Japan ponders reinvention as global financial hub

An ageing population and slowing growth makes a dynamic finance sector attractive, says government adviser Takatoshi Ito.
A possible solution to alleviating JapanÆs ageing population and slow GDP growth would be to turn the country into an international financial powerhouse, an adviser to the government suggested on Thursday.

ôHaving a more developed financial services environments would help boost capital, labour and technology,ö says Takatoshi Ito, professor at the University of Tokyo and an adviser to the government on the Council for Economic and Fiscal Policy.

According to the Organization for Economic Cooperation and Development, JapanÆs potential growth rate has fallen from 4% in the 1980s to around 1.5% since 2004, the lowest level among the OECD countries. The OECD estimates that the fall in the working age population knocks one percentage point off the potential annual growth rate. The per capita income gap with the US will widen, since the higher labour utilisation rate in Japan counters the country's labour productivity, which is 30% less than in the US.

Japan is facing a drop in its working population, and Ito believes that moving towards a City of London model could help boost the countryÆs GDP. ôFewer working people represents a substantial constraint on economic growth, so a solution needs to be found,ö he says. Becoming an international financial centre could help Japan capture some of the benefits of non-Japan AsiaÆs dynamic growth. For expample, China on Wednesday announced growth of 10.6% for the first quarter this year, while Japan has been growing at 1.5-2% since 2002 û the countryÆs longest period of economic expansion since 1945.

ôFinancial services can stimulate growth in any country. But it could be especially profitable for Japan to pursue this avenue given that the Japanese have some $15 trillion in household assets. Most of these assets have not been mobilised by our financial services industry,ö he says. Fifty percent of those assets are in bank deposits, paying very low returns.

Another source of inefficiency which Ito would like to remedy lies in the Government Pension Investment Fund. The fund manages $1.5 trillion of assets, which makes it the largest pension fund in the world. By generating higher returns from these assets, Japan could increase household wealth, shore up the pension system, and help fund the governmentÆs budget deficit, says Ito. In a reversal of Western practice, Japanese salary men tend to avoid investing in stocks until they retire. On retirement, employees get a large one-off payment, which is then often used by retirees to play the stockmarket.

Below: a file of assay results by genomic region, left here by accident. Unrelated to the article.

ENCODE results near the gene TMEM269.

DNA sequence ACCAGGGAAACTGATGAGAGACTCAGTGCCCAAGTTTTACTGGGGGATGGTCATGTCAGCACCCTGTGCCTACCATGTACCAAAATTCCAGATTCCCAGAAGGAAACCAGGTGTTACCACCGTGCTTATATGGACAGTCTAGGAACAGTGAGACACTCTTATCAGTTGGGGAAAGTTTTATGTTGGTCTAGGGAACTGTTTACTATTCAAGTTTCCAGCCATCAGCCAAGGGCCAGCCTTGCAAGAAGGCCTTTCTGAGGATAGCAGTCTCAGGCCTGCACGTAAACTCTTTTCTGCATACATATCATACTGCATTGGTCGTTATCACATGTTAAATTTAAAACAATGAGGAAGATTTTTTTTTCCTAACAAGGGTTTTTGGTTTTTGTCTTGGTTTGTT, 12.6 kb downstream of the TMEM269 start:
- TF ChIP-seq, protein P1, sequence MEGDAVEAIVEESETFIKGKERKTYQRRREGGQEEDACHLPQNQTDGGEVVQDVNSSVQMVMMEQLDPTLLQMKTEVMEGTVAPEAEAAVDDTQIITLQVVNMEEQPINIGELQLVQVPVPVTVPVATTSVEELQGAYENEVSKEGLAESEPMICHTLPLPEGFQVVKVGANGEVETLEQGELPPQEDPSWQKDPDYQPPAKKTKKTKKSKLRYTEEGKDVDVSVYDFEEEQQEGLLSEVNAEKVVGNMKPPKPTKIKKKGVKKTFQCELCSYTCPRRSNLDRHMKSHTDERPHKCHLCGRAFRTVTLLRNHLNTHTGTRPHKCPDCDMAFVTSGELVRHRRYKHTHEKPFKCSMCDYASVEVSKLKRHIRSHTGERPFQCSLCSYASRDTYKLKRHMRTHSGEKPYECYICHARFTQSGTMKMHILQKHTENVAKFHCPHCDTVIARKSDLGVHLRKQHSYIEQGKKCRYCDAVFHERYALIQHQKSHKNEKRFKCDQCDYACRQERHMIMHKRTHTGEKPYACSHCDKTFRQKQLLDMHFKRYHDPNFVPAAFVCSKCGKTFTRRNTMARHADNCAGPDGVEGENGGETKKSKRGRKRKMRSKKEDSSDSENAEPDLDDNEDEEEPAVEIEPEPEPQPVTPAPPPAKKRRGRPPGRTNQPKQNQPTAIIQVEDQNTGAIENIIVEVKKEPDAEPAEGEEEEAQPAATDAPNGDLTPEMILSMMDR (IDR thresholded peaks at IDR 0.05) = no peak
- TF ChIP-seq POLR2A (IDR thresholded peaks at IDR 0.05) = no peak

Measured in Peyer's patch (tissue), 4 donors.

The public pension fund disgraced itself in 2004/2005 when it invested in a chain of hotels and resorts and lost 95% of its investment. Ito envisages a public/private hybrid whereby the private sector would actively manage a "small portion" of the funds. Ito says itÆs not clear under the current structure who is accountable for the fundÆs performance, whether itÆs the fund itself, the Diet or the Ministry of Economics, Trade and Industry. Ito also says there was no evidence of modern portfolio theory being applied by the fund to its investments.

In terms of attracting international firms, simple improvements on taxes and visas would be a good start, he adds. For example, many hedge funds currently trade Japanese shares out of Singapore in order to avoid getting "permanent establishment" status in Japan and paying tax. JapanÆs corporate tax rate is 40%.

Ito outlined a scheme that would lead to improvement to "the players, the pitch and the referee", and says the Japanese regulators need to do a better job. The Japanese Financial Services Agency is seen as being too interventionist. Ito says that the regulators were moving towards a more principle-based model, which means the regulators allow companies to list if they meet clear and transparent criteria. A criticism of the regulators is that they often make judgments on the desirability of companies and products instead of allowing the markets to decide.

Ito also says that the grain and commodity exchanges in Japan are backward by international standards and should be merged with the Tokyo Stock Exchange if they donÆt improve. They have unsophisticated trading platforms and simply copy the prices made abroad, instead of making their own prices, he says. As a sign of their backwardness, Ito says Osaka merchants were able to trade rice futures in the 1730s. Today, thatÆs not possible, as rice is a government controlled product.

The Council for Economic and Fiscal Policy has been advising the government for almost two years and yesterday's comments by Ito related to its latest proposals. Some bankers donÆt seem convinced that its plans will take off, though. ôRemoving the current separation between the commercial banking and securities side has been discussed for at least 10 years, but there has been no real progress,ö says one Japanese banker.

Foreign companies appear to be shunning the Tokyo Stock Exchange in favour of Hong Kong, Singapore or New York. The number of foreign company de-listings outnumbers the number of new listings by a factor of three to four times, according to Tokyo Stock Exchange data.
¬ Haymarket Media Limited. All rights reserved.
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